Loggerhead Turtles

This week’s post is written by Lakin, a monthly blog correspondent and Ursids alumni.  She tells us all about some big, sea-loving creatures!  They have a bit of a rough start at the beginning of their lives, facing some tough odds from predators, but they grow up to be pretty sizable contenders as adults.

Lakin P.

A loggerhead turtle is an oceanic turtle that is found all around the world. Loggerhead sea turtles spend most of its life in the ocean. The loggerhead turtles are found in the Pacific, Atlantic, and Indian oceans as well as the Mediterranean Sea. This sea turtle belongs to the Cheloniidae family.

The loggerhead sea turtle is an omnivore. They feed mostly on bottom dwelling invertebrates, which are animals that do not have a back bone or spine. When migrating, the sea turtle eats jellyfish, squid, floating egg clusters, etc. The sea turtle crushes prey in their large and powerful jaws.

The turtles have a low reproductive rate. When they reach the ages 17-33 they are sexually mature. The females come ashore to lay their eggs in the sand. The average female will lay about 4 clutches. After that they usually produce no eggs for 2-3 years.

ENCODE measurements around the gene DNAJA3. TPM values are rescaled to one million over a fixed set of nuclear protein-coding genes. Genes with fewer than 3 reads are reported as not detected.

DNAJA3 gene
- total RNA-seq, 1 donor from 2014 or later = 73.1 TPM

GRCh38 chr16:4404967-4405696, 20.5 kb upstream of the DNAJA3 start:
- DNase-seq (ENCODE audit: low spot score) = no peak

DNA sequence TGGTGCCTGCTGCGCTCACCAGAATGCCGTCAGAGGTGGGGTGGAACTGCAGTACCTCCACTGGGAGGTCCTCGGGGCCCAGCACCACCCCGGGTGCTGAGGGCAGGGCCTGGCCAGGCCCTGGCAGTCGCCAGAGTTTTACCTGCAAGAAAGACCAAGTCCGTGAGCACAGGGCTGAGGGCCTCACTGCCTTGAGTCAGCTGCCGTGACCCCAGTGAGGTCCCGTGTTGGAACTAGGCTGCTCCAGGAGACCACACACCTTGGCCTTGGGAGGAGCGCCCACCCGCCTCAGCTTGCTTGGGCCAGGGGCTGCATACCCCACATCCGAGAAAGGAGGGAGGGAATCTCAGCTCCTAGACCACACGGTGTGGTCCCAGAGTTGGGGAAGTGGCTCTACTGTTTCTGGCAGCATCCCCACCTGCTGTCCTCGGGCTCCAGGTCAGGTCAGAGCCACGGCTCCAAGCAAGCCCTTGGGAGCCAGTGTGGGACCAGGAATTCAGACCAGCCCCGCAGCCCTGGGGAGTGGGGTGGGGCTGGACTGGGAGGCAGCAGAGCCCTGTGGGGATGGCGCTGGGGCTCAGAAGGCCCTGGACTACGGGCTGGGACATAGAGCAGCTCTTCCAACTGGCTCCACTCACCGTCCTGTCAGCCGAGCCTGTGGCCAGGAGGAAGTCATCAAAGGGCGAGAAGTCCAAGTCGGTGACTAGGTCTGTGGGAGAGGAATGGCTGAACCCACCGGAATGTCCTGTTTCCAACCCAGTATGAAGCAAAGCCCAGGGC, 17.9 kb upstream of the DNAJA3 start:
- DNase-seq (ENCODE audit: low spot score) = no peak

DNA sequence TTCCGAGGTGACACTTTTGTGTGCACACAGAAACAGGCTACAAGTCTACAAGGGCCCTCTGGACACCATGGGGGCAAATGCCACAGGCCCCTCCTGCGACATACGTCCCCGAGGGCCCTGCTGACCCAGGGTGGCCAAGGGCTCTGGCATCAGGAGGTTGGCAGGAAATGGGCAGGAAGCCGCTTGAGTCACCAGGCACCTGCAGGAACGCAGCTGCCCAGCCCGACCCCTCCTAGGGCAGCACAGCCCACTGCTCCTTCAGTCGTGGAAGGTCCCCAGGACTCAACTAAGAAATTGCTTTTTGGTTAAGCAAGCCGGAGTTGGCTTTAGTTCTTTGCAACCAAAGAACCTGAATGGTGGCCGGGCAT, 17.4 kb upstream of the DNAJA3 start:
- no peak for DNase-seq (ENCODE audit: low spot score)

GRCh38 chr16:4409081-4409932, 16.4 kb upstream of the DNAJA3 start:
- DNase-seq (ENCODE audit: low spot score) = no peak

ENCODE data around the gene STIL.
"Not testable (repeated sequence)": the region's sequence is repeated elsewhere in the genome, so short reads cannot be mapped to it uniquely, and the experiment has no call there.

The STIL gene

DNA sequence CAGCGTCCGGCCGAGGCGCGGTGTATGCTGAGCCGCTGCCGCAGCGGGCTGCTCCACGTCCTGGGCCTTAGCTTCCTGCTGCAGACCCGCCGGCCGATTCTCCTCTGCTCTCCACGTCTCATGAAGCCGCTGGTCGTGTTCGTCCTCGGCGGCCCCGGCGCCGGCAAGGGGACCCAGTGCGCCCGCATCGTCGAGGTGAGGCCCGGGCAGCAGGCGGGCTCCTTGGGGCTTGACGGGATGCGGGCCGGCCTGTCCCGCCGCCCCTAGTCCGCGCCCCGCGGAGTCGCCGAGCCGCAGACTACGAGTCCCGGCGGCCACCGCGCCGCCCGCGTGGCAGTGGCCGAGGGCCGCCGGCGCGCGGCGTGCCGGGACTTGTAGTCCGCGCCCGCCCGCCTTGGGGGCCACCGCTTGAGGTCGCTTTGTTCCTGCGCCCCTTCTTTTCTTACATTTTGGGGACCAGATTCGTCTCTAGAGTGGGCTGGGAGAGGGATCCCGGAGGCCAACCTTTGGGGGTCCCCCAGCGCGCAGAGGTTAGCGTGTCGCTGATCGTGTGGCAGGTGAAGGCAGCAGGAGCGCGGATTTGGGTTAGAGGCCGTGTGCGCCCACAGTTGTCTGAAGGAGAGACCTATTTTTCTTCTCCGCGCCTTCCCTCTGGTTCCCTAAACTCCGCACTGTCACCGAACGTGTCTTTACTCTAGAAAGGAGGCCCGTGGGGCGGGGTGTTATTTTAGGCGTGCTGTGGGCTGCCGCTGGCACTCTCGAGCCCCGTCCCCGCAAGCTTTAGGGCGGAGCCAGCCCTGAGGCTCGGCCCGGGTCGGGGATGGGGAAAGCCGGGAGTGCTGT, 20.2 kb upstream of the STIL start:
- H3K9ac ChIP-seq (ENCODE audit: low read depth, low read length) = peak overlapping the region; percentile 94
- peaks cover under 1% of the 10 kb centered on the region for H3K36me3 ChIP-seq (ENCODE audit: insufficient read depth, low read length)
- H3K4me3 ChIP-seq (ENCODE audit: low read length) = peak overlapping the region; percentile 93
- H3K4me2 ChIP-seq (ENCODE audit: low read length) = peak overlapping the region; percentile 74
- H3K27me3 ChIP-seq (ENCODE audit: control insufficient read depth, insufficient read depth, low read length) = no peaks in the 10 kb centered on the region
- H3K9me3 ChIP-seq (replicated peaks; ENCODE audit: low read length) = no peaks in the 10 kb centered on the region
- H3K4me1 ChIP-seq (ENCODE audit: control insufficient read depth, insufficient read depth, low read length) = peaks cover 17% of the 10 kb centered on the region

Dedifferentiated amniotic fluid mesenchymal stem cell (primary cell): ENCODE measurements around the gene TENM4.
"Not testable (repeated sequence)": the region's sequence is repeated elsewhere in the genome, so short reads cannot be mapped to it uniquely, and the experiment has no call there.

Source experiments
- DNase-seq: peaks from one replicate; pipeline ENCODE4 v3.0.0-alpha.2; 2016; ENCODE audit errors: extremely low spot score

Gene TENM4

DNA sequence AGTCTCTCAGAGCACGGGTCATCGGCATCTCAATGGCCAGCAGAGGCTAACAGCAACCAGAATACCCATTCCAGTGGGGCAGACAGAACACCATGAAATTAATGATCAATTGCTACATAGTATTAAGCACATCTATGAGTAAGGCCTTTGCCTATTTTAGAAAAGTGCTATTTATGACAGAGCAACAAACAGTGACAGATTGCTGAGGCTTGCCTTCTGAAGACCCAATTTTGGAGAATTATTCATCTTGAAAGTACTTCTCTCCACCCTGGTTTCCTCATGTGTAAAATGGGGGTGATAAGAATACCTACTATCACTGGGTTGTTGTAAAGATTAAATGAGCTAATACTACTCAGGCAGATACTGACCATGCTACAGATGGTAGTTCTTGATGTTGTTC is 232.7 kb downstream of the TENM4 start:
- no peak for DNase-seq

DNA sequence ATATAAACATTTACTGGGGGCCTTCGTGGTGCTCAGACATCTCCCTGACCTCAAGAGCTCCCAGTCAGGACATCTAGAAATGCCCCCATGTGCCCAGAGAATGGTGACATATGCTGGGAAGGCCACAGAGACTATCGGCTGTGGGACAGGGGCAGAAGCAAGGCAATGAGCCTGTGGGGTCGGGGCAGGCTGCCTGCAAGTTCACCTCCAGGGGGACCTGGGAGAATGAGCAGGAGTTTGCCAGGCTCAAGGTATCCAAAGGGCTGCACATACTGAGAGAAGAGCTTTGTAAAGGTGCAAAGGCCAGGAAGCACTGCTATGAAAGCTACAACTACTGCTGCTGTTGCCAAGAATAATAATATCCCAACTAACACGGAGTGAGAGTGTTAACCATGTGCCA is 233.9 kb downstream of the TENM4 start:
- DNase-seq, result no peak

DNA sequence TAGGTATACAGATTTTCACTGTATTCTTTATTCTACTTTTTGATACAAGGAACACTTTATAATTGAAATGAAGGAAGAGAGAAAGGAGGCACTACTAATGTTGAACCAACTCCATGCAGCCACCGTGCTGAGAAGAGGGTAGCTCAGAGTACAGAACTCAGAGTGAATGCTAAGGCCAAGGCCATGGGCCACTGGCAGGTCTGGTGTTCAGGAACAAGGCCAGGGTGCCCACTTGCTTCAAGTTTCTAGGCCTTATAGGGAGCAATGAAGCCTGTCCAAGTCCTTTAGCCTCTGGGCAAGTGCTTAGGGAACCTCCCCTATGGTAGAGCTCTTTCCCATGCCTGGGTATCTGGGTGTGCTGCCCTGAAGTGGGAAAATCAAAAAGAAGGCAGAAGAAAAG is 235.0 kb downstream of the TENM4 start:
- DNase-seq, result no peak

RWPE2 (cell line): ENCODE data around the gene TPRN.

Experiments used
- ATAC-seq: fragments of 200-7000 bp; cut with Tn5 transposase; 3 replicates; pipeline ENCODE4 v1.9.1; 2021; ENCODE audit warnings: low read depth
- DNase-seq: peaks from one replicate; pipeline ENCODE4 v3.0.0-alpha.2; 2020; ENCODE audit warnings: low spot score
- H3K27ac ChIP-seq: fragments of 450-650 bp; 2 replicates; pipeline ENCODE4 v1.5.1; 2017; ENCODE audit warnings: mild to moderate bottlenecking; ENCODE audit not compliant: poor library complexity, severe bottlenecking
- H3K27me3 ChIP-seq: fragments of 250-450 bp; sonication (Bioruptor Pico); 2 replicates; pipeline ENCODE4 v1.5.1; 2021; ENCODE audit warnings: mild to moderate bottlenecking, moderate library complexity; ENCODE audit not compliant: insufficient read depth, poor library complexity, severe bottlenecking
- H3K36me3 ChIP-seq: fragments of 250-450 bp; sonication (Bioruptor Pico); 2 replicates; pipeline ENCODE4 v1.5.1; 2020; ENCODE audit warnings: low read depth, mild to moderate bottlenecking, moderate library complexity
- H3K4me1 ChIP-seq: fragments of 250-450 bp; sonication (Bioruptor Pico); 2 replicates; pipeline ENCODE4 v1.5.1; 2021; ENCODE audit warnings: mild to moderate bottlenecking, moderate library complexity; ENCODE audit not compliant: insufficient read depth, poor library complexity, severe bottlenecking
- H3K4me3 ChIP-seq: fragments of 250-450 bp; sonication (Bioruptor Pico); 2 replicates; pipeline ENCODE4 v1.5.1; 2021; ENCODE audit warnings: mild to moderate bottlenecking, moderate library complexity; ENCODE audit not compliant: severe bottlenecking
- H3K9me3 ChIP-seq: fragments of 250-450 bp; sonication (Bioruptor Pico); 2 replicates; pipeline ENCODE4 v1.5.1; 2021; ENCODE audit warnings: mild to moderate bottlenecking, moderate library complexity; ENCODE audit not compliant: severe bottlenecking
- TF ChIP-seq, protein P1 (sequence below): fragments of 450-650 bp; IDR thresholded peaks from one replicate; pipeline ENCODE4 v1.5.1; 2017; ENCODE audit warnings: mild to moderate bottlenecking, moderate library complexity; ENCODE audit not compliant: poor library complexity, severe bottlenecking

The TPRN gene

Loggerhead turtles have many predators they have to worry about, especially in their early stages of life. Egg and nesting predators are bugs, bear, rats, skunks, cats, pigs, and humans! After being hatched their migration from the nest to the sea, hatchlings are preyed upon by crabs, toads, lizards, snakes, and sea birds. Predators to juveniles are fish, eels, and crabs. Adults are rarely ever attacked but when they are, it’s by sharks, seals, and killer whales. Females that are nesting are attacked by humans, salt marsh mosquitoes, feral dogs, and flesh flies. Only 1 out of 1,000 survive to adulthood.


Featured image of loggerhead turtle photo credit: Matt Kleffer, via Flickr Creative Commons.  Original photo can be viewed by clicking here.